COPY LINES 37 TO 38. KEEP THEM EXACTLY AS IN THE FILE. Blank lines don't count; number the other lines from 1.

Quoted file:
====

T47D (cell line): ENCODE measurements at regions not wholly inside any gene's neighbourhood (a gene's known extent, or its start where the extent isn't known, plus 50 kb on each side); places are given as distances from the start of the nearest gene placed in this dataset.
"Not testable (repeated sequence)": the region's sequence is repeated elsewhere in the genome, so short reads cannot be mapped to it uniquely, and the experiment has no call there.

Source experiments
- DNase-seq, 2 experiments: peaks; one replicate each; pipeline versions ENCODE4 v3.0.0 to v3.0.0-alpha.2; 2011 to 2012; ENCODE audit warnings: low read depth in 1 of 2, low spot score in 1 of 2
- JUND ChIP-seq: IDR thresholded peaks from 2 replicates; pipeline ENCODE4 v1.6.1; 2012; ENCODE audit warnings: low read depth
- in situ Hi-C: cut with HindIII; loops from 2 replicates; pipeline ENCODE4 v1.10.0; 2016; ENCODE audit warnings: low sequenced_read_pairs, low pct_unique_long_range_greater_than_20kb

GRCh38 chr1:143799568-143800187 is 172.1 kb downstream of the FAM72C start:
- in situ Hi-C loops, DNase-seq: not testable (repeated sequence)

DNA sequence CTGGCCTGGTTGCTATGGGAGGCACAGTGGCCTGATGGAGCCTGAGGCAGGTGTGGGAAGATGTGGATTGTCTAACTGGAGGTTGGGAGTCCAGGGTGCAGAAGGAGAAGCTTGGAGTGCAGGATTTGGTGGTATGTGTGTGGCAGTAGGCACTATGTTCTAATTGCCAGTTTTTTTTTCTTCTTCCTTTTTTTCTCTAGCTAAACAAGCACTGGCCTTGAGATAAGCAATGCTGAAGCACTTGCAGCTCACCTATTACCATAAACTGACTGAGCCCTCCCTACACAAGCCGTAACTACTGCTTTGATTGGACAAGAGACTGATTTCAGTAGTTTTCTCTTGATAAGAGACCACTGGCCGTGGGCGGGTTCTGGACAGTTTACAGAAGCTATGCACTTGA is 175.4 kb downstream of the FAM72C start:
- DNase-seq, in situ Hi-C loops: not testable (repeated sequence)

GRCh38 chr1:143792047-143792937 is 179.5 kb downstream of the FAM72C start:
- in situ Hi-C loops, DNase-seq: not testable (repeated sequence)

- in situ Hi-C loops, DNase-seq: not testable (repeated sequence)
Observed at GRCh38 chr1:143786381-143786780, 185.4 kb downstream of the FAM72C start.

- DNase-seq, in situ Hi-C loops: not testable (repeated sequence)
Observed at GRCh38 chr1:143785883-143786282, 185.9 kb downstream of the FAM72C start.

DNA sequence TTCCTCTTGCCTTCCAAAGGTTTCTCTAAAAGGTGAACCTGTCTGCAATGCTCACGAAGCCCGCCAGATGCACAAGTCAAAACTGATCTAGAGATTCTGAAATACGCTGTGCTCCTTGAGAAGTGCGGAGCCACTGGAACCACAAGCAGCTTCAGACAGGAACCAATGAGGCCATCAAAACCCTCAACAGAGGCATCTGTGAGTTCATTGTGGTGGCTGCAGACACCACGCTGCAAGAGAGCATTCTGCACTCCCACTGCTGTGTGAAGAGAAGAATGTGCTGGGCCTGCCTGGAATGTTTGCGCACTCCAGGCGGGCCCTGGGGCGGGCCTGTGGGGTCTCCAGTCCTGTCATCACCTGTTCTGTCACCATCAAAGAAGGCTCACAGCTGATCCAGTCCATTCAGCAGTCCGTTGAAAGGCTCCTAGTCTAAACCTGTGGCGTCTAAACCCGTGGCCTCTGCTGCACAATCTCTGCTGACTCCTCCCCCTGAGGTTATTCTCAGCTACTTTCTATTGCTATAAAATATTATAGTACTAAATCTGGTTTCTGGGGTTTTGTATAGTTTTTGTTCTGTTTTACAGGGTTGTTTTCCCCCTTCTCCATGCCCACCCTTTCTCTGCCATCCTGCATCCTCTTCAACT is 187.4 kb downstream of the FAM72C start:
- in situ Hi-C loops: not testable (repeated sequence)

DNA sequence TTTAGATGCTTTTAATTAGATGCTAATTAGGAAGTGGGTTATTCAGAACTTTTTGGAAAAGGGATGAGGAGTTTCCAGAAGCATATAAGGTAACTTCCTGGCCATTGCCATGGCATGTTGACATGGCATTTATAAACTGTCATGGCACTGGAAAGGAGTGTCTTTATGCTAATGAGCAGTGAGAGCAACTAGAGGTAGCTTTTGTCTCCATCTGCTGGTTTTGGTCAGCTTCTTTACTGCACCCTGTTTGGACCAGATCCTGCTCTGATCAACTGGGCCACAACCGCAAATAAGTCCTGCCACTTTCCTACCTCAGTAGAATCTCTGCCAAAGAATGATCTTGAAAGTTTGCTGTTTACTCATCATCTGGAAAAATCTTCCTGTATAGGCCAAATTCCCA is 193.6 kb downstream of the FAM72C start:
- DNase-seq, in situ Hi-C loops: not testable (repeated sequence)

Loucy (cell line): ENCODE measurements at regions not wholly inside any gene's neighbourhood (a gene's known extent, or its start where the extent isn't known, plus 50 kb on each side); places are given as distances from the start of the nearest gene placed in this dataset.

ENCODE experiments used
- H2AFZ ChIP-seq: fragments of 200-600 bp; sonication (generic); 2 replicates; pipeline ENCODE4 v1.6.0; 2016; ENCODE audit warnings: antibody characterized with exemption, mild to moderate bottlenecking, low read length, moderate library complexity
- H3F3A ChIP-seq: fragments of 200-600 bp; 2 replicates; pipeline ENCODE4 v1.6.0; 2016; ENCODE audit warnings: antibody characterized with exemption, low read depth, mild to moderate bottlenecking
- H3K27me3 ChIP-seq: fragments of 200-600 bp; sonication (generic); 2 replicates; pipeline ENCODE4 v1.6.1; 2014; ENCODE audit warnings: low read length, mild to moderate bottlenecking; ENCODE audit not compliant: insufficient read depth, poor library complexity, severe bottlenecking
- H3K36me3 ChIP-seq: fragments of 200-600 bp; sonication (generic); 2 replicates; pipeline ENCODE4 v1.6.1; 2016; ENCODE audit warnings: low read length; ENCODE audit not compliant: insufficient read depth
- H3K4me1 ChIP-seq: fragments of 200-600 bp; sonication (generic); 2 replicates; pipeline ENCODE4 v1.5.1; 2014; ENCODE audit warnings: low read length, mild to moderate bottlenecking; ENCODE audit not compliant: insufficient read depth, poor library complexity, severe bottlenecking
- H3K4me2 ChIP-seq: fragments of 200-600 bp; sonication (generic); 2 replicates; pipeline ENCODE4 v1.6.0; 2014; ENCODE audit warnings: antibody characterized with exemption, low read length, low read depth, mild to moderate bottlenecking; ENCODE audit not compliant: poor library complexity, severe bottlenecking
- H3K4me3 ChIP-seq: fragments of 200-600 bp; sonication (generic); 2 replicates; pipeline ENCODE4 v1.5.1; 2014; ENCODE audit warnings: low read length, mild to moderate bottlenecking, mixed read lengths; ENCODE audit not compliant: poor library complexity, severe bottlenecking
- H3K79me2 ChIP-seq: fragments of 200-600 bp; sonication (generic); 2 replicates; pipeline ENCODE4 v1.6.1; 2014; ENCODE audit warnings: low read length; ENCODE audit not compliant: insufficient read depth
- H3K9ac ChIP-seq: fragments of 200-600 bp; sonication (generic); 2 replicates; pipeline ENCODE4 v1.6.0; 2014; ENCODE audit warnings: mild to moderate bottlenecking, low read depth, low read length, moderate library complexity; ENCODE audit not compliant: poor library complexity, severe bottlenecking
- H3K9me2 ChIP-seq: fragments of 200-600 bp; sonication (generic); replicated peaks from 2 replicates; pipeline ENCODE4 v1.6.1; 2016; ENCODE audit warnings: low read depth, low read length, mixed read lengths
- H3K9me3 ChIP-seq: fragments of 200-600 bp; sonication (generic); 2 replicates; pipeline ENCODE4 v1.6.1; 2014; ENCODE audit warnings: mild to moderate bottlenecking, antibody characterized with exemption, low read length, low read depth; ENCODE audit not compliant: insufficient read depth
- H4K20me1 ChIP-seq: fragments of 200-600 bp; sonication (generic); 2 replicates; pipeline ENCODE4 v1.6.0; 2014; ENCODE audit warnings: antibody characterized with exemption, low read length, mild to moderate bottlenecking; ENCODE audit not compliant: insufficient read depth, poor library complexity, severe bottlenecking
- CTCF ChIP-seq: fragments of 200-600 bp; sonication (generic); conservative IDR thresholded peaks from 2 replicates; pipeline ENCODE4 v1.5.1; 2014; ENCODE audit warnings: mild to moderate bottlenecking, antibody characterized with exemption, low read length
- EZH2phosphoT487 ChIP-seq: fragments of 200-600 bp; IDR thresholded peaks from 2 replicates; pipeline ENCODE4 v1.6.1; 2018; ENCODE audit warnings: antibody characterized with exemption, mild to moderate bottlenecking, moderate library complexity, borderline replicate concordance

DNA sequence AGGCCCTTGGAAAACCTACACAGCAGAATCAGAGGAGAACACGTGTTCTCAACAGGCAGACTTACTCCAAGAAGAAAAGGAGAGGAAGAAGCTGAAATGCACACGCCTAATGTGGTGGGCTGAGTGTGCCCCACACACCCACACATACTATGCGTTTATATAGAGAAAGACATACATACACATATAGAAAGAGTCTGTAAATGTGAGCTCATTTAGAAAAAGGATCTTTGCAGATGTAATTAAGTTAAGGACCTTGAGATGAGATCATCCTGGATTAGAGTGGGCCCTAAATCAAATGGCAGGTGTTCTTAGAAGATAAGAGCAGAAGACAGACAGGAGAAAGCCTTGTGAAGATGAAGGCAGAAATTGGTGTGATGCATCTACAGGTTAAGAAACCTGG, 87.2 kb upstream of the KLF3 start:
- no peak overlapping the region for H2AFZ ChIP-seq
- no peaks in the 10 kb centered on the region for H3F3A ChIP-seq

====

DNA sequence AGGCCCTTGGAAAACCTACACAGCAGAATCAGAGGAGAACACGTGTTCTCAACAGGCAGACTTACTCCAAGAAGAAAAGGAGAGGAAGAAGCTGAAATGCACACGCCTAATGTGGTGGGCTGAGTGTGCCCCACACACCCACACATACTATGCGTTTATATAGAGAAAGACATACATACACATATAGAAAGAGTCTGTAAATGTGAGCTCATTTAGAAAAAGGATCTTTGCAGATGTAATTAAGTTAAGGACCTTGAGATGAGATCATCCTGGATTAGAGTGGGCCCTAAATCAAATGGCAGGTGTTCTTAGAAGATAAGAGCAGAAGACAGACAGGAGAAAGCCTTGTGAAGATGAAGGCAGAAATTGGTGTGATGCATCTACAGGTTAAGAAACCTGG, 87.2 kb upstream of the KLF3 start:
- no peak overlapping the region for H2AFZ ChIP-seq